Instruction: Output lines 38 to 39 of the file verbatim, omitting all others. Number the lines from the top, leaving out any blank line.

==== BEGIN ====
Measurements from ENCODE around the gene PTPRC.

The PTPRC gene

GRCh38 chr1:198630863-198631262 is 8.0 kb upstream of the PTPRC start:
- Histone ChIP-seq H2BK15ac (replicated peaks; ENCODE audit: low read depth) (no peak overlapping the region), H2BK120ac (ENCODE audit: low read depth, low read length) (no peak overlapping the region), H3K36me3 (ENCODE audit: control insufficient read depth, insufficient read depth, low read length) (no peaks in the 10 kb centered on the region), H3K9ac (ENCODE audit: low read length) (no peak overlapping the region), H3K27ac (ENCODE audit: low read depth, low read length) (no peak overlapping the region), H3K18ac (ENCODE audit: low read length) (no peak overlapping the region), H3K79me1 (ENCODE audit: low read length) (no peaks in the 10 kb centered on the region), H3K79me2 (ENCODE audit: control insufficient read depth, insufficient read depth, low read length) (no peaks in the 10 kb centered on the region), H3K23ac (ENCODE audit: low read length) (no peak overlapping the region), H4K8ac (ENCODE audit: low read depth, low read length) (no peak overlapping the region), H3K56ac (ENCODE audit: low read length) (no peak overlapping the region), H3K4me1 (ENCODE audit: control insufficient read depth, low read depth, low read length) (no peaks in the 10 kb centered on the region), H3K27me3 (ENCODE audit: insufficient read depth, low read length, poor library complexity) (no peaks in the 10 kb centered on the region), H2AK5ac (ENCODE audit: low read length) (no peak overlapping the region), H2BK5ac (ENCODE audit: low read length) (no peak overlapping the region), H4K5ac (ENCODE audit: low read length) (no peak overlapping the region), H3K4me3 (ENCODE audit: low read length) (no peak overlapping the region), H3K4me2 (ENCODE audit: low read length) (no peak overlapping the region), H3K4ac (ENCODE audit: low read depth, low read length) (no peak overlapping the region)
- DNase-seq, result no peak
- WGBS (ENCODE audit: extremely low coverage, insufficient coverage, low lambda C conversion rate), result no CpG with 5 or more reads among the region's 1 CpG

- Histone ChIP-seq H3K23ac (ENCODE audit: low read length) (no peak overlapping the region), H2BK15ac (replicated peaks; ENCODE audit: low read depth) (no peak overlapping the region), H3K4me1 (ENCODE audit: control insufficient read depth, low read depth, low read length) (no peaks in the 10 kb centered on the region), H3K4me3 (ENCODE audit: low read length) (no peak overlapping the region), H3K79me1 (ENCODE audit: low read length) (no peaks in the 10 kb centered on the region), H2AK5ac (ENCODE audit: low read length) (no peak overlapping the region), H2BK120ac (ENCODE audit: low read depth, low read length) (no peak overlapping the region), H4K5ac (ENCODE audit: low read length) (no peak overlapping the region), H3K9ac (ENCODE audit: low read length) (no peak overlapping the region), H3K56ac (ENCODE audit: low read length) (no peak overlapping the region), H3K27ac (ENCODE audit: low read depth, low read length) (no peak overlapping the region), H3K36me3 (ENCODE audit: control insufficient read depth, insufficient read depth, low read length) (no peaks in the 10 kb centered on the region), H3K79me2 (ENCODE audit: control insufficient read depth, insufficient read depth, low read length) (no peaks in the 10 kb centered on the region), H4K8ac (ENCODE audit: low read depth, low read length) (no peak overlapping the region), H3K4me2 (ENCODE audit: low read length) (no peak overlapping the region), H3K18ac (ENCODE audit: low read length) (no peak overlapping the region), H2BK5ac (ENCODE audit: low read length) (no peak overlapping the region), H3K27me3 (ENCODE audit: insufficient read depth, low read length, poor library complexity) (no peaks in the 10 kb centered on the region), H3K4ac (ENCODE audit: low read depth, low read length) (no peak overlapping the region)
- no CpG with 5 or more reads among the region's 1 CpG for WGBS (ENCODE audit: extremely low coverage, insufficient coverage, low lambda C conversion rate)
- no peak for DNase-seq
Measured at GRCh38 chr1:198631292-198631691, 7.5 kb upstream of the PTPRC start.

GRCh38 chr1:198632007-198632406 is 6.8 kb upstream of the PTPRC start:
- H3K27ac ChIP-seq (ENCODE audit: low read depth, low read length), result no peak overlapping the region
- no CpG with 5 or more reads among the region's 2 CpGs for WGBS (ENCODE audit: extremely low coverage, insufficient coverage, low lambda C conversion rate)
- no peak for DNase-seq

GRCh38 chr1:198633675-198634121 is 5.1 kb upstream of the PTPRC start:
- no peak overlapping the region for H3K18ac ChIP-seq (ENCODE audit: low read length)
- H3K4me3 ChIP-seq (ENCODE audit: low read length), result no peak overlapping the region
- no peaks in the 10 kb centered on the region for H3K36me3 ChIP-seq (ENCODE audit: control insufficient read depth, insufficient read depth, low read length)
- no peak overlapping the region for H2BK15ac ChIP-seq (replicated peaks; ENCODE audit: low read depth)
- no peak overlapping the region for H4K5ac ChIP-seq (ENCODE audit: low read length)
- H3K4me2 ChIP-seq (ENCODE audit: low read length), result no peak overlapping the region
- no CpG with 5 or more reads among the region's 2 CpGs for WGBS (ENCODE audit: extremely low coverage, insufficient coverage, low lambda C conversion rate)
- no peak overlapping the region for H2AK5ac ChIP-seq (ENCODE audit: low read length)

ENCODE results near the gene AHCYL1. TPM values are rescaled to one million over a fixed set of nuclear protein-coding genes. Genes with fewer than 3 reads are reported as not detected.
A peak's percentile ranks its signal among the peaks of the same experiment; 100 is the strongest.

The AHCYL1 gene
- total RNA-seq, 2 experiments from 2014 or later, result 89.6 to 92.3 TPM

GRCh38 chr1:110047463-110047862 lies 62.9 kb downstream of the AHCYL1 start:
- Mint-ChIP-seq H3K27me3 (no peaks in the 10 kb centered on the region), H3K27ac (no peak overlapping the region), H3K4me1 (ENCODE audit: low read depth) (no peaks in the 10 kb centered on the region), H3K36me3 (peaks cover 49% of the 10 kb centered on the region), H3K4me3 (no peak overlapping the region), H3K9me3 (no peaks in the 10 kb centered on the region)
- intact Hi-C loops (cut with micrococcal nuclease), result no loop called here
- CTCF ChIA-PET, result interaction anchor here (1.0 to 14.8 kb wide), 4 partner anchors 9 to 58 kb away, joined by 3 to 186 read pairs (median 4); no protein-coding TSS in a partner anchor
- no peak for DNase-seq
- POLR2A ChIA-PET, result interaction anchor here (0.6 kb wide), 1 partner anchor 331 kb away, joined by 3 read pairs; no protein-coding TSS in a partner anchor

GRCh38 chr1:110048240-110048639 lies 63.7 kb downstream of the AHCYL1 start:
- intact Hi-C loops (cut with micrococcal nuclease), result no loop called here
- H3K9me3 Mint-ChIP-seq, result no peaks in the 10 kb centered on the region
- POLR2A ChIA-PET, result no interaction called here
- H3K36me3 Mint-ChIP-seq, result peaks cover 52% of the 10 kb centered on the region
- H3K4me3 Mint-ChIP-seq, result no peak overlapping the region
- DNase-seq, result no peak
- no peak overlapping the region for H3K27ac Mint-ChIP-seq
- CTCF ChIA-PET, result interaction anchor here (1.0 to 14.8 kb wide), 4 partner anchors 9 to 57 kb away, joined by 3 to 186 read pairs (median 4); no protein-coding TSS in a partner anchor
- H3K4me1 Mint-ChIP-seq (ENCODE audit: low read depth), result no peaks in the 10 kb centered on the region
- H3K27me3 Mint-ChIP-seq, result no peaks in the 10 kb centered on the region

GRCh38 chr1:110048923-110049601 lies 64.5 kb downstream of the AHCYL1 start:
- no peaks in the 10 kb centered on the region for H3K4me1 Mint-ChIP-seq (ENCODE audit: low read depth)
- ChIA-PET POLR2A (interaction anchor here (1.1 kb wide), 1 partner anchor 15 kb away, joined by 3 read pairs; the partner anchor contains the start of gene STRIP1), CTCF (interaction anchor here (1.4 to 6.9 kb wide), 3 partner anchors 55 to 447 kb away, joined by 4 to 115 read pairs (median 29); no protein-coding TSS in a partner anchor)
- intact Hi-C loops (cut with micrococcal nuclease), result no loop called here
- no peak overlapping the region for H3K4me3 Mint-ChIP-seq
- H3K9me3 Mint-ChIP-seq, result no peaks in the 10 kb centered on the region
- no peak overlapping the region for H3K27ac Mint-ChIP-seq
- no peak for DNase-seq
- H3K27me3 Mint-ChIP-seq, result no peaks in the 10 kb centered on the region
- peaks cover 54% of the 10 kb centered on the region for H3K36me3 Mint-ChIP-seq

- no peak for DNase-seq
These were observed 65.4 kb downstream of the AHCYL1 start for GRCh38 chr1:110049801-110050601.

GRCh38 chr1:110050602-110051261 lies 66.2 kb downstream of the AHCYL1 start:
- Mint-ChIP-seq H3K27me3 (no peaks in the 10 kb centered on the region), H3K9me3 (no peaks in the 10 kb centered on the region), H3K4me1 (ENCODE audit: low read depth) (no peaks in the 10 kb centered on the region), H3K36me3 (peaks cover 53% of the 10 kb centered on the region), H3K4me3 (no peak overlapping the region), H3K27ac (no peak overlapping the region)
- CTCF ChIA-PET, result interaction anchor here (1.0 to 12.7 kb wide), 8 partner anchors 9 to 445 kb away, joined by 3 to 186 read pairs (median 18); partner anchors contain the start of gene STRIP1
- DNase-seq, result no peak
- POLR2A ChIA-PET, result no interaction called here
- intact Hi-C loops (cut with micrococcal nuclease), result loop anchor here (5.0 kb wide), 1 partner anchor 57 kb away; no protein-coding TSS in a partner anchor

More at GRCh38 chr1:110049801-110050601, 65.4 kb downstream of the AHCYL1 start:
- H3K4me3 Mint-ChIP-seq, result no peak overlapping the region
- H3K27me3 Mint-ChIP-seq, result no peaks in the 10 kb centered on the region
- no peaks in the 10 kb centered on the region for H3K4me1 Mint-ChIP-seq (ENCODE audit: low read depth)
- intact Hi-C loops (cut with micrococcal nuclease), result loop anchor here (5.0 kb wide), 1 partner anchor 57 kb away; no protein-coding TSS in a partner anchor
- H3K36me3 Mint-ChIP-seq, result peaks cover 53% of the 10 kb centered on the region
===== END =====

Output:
- H3K36me3 Mint-ChIP-seq, result peaks cover 52% of the 10 kb centered on the region
- H3K4me3 Mint-ChIP-seq, result no peak overlapping the region